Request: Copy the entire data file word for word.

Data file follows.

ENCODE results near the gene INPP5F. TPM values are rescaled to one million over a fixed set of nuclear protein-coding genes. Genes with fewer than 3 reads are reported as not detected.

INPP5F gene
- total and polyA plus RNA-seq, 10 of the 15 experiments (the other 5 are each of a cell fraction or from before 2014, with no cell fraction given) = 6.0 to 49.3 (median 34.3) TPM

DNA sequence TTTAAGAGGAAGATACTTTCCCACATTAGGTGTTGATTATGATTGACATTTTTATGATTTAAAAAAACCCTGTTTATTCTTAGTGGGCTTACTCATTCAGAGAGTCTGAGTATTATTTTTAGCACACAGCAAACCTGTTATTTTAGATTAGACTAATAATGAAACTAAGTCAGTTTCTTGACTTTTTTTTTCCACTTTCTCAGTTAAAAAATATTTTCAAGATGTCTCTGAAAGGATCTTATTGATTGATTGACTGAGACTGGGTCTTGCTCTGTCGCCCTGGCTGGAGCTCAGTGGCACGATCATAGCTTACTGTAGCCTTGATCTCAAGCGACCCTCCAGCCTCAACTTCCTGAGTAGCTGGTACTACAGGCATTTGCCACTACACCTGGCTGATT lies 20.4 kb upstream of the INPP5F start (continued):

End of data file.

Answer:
ENCODE results near the gene INPP5F. TPM values are rescaled to one million over a fixed set of nuclear protein-coding genes. Genes with fewer than 3 reads are reported as not detected.

INPP5F gene
- total and polyA plus RNA-seq, 10 of the 15 experiments (the other 5 are each of a cell fraction or from before 2014, with no cell fraction given) = 6.0 to 49.3 (median 34.3) TPM

DNA sequence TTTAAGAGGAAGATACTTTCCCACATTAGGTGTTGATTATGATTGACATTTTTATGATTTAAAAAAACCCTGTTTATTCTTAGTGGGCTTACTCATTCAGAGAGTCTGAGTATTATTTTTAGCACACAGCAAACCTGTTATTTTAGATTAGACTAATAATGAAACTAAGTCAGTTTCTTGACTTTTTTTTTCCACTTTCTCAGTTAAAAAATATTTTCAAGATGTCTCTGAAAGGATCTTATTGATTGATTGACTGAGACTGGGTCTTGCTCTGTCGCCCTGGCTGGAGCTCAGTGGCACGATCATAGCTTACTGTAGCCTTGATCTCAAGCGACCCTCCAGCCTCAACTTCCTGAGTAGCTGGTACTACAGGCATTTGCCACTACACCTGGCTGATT lies 20.4 kb upstream of the INPP5F start (continued):